Crawl Spaces in Tennessee have been always around, but they became increasingly popular when homeowners started to recognize the improved convenience they have. Compared to the conventional floor setups and concrete floors, crawlspaces granted easy access to the plumbing setup and air ducts, and repairing them became effortless. Moreover, crawlspaces were also used as a storage facility. However, like any good thing in the world, crawlspaces also have its fair share of problems: trapped moisture, vermin, termites, and carpenter ants; invasion of wildlife and accumulation of foul gases to name a few.
crawl space mold Tennessee
I’ve been doing crawl space encapsulation in Tennessee for more than two decades now. A good number of correspondences I have addressed were always concerning the foul smell and bad odors that are generated from crawlspaces. It’s imperative to recognize the root causes behind such foul odors and we need to work on strategies that will eliminate the root causes. Crawlspace encapsulation is relatively a new technique which will help you to protect your crawl space, and the health of your family. However, you need to know how to choose the right encapsulation system for your home.
By encapsulating your crawl space, you no longer have to worry about rodents or other wild animals invading your crawl space, moisture accumulation, termites and foul smell that was haunting you for long. A Do-It-Yourself encapsulation kit will undisputedly help you to protect your home from unwanted disasters.
Improving a Home's Indoor Air Quality by Crawl Space Encapsulation
There are three basic types of foundations in use today in the construction of a home.
A slab foundation is a foundation built directly on the soil with no basement or crawl space. Slab foundations are common in areas where soil conditions are not suitable for a basement, and are the most common foundation found in warmer areas such as Florida, Arizona, California and Texas, or anywhere where the depth between the soil and stable underlying rock is very shallow. Slabs are the quickest and cheapest foundation because they require less labor, skill and materials cost. They consist of a concrete slab that is typically 6 to 8 inches thick. Embedded within the slab is a grid of supporting ribbed metal rods known as "rebar." Even in locations where basements are prevalent, slab foundations are typically laid to serve as the base for structures like garages, pole barns, and sheds. Slabs are the least expensive of the three main foundation types but provide no storage or utility space, as the home actually sits directly on a large platform of solid concrete. Slabs have the disadvantage of being difficult and expensive to repair when they settle and crack, and plumbing lines that protrude from the soil upward through the concrete can also be expensive to repair. In areas where the underlying soil is thick or prone to excessive expansion and contraction, cables are embedded which can be tightened to provide better horizontal support and minimize the width of cracks.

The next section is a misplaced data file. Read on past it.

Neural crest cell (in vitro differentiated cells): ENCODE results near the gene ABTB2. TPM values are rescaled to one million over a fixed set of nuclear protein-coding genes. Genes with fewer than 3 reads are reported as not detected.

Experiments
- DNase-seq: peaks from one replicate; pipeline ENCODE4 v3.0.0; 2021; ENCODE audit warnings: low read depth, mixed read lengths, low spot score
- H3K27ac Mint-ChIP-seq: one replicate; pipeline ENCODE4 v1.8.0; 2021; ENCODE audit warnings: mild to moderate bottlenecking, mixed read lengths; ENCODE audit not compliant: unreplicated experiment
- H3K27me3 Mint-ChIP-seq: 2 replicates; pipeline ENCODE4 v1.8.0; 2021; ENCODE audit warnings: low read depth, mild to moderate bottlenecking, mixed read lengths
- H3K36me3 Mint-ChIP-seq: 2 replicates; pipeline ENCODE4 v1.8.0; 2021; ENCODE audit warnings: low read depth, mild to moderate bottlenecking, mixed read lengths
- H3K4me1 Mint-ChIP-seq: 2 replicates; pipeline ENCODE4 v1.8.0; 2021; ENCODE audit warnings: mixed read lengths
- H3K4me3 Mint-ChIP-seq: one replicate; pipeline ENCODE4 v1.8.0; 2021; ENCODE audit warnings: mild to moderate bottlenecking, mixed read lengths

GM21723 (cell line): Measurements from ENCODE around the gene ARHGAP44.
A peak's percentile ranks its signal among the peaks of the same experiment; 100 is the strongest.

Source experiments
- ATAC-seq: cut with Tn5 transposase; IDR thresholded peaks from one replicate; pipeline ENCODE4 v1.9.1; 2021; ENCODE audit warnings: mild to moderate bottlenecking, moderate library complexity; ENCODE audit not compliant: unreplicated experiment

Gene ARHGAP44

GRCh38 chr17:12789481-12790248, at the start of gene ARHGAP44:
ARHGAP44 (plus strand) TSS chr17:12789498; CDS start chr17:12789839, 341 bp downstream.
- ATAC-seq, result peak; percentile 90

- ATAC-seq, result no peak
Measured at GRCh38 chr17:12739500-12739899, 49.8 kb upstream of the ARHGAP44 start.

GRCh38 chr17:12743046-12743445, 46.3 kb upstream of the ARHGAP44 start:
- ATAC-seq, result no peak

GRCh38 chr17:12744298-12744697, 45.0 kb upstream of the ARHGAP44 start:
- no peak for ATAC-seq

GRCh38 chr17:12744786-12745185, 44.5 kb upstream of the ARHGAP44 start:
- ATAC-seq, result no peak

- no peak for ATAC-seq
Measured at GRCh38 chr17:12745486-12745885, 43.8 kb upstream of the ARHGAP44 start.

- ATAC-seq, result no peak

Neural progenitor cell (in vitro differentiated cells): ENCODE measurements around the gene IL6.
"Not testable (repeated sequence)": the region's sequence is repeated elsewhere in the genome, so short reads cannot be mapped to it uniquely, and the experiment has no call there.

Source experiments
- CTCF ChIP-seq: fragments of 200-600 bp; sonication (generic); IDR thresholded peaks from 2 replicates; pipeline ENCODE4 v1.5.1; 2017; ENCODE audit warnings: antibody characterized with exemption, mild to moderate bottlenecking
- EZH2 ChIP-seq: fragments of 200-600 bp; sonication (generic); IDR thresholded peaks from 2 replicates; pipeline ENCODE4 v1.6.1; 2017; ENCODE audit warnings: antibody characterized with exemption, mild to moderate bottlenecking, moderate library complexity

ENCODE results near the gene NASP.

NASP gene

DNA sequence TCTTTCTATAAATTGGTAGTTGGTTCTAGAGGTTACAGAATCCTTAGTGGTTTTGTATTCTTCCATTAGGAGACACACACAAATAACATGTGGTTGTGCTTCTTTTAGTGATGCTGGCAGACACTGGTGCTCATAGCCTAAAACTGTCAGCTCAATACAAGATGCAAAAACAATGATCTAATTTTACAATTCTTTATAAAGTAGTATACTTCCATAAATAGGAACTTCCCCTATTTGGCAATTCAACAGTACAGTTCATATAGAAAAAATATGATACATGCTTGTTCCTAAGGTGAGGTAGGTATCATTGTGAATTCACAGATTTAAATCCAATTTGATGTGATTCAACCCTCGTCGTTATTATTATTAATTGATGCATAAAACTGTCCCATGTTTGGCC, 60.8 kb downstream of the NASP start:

Crawl Space (Pier and Beam) Foundations
A pier and beam foundation consists of either vertical wood or concrete columns (piers) that support beams or floor joists above the ground. The areas between the soil and the bottom of the house floor is known as the crawl space. These foundations are built either at ground level or over a shallow excavation that varies in depth, but is commonly about 36 to 40 inches deep. The best crawl space foundations have a load-bearing concrete perimeter wall and concrete or steel piers, both having footings below the freeze line of the soil, along with a good barrier over the soil to keep moisture under control. Less expensive versions have no load-bearing perimeter walls, piers with shallow footings, and no moisture barrier at all over the soil. Crawl spaces that enclosed by a wall or by skirting must have vents on every side to allow air to circulate and help keep the soil dry under the home. These vents must be configured to prevent the entry of rodents and snakes. Crawl space foundations are most often used in areas where there is heavy clay content in the soil that can severely damage (crack) slab foundations, or in waterfront or flood prone building sites where the necessary floor height to prevent water penetration of the living space must be higher than a slab can normally provide. The primary advantages of crawl space foundations are that plumbing lines are readily accessible for repairs, and foundation settlement problems are easier and less expensive to correct than with slab foundations. A primary disadvantage occurs when these foundations are not properly maintained or are constructed without adequate ventilation, allowing water or pests to cause damage. Crawl space foundations without adequate insulation applied to the bottom of the house floor can be very energy inefficient in a cold climate.